Tougher rules for re­li­gious ac­tiv­i­ties

Khaleej Times - - FRONT PAGE - Jas­mine Al Kut­tab

abu dhabi — Those caught car­ry­ing out re­li­gious ac­tiv­i­ties with­out ap­proval from the UAE’s Gen­eral Au­thor­ity of Is­lamic Af­fairs and En­dow­ments could be jailed for three months and fined Dh5,000.

A draft law passed by the Fed­eral Na­tional Coun­cil (FNC) on Tues­day bans peo­ple from host­ing re­li­gious pro­grammes for mem­o­ri­sa­tion of the Holy Qu­ran; and de­liv­er­ing lec­tures with­out ap­proval.

The FNC also ap­proved a draft law on the reg­u­la­tion of mosques. The law pro­hibits mosque em­ploy­ees from preach­ing with­out a li­cence or ap­proval, is­su­ing fat­was. The law pre­scribes a fine of Dh20,000 to Dh50,000 and/or a min­i­mum prison sen­tence of three months. The law also spec­i­fies a fine of up to Dh5,000 and/ or three-month jail for those found beg­ging around mosques.

abu dhabi — A stag­ger­ing num­ber of teenagers are turn­ing to to­bacco us­age in the coun­try, a Fed­eral Na­tional Coun­cil (FNC) ses­sion held on Tues­day re­vealed.

Ad­dress­ing Ab­dul Rah­man Mohammed Al Owais, the Min­is­ter of Health and Pre­ven­tion (MoHP), FNC mem­ber Saeed Al Ru­maithi said: “Twenty-one per cent of the UAE pop­u­la­tion are into smok­ing and 15 per cent of them are teenagers un­der the age of 18.”

Al Ru­maithi stressed that it is cru­cial to raise more anti-to­bacco aware­ness pro­grammes in schools, as the num­ber of smok­ers among teenagers is a mas­sive con­cern. The ses­sion also looked into the pos­i­tive out­comes of ini­tia­tives car­ried out by the Na­tional An­tiTobacco Com­mit­tee formed by the MoHP.

In his re­ply, the min­is­ter said the sub­ject is “com­plex” de­spite var­i­ous achieve­ments al­ready made by the

Our big­gest con­cern is smok­ers who are be­tween 10-18 years old and it is a huge re­spon­si­bil­ity to the au­thor­i­ties con­cerned.” Saeed Al Ru­maithi, FNC mem­ber

com­mit­tee, in­clud­ing 14 quit-smok­ing clin­ics across the UAE, which saw an in­crease in cases re­ceived by 25 per cent be­tween 2015 and 2016. Fur­ther­more, 20 per cent of the peo­ple who went to the clin­ics ended up quit­ting, Al Owais added.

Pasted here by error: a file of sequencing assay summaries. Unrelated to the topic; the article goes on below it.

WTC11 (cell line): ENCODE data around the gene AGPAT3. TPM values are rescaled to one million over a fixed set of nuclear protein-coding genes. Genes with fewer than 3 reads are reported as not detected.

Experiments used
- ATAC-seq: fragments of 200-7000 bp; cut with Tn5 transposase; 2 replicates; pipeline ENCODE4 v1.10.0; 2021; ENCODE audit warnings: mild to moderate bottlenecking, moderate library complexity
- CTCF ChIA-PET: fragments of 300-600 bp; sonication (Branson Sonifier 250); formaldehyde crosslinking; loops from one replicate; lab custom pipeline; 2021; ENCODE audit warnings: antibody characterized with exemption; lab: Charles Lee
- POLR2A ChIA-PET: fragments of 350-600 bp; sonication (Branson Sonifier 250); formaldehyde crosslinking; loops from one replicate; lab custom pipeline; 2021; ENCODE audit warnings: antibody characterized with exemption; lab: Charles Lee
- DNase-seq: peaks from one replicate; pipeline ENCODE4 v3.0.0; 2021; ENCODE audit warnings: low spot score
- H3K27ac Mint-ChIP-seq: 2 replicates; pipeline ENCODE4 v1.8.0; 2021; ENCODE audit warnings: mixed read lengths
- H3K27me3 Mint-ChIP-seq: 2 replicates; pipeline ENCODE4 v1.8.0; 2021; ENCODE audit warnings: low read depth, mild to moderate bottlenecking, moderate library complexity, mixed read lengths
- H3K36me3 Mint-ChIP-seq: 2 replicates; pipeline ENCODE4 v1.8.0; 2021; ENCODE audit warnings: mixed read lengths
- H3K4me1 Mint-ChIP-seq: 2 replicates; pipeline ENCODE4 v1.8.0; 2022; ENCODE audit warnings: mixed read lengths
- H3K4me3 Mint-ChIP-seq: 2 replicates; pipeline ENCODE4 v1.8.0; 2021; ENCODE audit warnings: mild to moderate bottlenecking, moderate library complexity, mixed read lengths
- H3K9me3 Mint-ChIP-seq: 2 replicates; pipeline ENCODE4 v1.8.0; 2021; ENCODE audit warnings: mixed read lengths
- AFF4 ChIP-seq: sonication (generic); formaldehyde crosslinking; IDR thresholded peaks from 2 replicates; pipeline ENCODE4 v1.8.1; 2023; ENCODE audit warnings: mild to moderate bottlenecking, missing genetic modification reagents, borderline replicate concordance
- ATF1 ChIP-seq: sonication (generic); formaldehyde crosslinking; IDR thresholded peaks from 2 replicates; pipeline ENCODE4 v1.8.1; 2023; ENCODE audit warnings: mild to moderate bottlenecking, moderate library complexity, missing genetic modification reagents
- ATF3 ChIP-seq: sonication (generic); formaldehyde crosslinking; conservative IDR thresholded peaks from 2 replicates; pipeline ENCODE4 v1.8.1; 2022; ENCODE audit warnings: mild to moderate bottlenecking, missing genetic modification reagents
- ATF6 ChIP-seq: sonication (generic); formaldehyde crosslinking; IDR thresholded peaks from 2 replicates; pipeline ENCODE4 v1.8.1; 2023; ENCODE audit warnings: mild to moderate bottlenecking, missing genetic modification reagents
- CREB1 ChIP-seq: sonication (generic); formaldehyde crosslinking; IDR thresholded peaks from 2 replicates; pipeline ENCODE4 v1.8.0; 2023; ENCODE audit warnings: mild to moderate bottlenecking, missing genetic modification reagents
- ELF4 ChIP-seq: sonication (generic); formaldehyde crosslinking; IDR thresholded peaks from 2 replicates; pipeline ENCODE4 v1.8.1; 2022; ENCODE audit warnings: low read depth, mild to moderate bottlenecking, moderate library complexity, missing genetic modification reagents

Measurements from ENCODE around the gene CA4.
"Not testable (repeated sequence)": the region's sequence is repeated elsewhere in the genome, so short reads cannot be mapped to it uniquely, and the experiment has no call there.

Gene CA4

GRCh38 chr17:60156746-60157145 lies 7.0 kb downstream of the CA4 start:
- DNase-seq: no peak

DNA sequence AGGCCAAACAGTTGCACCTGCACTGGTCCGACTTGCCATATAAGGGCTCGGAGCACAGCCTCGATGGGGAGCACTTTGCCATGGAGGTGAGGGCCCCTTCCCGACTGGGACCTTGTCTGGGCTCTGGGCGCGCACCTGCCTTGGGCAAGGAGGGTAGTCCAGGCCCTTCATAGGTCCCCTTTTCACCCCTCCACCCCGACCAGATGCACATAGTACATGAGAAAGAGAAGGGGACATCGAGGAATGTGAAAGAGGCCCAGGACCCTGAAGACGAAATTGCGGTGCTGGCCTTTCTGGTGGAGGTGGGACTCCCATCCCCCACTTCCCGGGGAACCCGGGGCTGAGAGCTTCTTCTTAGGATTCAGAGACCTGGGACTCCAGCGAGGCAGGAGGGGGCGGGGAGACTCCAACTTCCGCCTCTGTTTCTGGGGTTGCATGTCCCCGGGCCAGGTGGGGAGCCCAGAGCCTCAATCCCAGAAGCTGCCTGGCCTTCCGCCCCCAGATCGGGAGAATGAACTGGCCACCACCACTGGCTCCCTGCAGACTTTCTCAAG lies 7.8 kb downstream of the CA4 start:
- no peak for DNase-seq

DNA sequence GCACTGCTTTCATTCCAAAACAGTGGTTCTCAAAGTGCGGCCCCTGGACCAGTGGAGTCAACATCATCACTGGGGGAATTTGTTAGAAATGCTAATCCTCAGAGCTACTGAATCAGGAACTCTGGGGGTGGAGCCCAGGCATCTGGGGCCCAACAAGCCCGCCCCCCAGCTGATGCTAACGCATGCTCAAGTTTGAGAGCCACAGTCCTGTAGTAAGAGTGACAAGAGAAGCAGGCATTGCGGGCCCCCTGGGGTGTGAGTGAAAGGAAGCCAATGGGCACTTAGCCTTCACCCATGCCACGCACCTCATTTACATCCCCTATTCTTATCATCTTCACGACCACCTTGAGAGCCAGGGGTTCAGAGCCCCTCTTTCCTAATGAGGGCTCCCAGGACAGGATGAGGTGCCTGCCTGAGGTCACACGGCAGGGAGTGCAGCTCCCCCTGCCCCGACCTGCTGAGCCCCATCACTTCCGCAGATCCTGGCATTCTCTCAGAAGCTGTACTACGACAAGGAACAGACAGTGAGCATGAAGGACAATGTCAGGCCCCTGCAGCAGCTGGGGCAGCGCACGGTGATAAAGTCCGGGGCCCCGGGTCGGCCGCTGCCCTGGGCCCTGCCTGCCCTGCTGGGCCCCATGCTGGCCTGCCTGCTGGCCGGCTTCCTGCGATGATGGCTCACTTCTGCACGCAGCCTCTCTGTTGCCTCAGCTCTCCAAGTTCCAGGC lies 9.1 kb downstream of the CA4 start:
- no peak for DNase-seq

The com­mit­tee has also in­creased the doc­tors spe­cial­is­ing in the field, by a whop­ping 150 per cent. “We also started pro­vid­ing new med­i­ca­tion that help quit smok­ing and non-con­ven­tional al­ter­na­tives,” added the min­is­ter.

More doc­tors needed

Also dur­ing the ses­sion, FNC mem­ber Ahmed Al Nuaimi asked if the min­istry will in­crease the num­ber of doc­tors in emer­gency de­part­ments. “It has been no­ticed that only one doc­tor works in the emer­gency de­part­ments, to treat all the cases that are be­ing re­ceived.”

Al Owais replied: “The min­istry’s hos­pi­tals are equipped with 250 beds and last year more than 750,000 peo­ple were ad­mit­ted in the emer­gency de­part­ments com­pared to 682,354 in 2015.”

This year, un­til Septem­ber, 474,539 have been ad­mit­ted.

“The emer­gency cases in 2015 were only 24 per cent of the to­tal cases re­ceived, and we took mea­sures for this is­sue. Many cases that came, such as cold and flu or di­ar­rhea, are treated at the emer­gency ward, which is an ob­sta­cle for ac­tual emer­gency cases.”

The min­is­ter said emer­gency cases have reached 37 per cent of to­tal cases. “Peo­ple might only see one doc­tor in the emer­gency, but there are four to six doc­tors on duty, who even sleep in the hos­pi­tal.”

File photo

An ear­lier ses­sion of the Fed­eral Na­tional Coun­cil in Abu Dhabi. The ses­sion on Tues­day dis­cussed the need to re­duce smok­ing habit of res­i­dents. —

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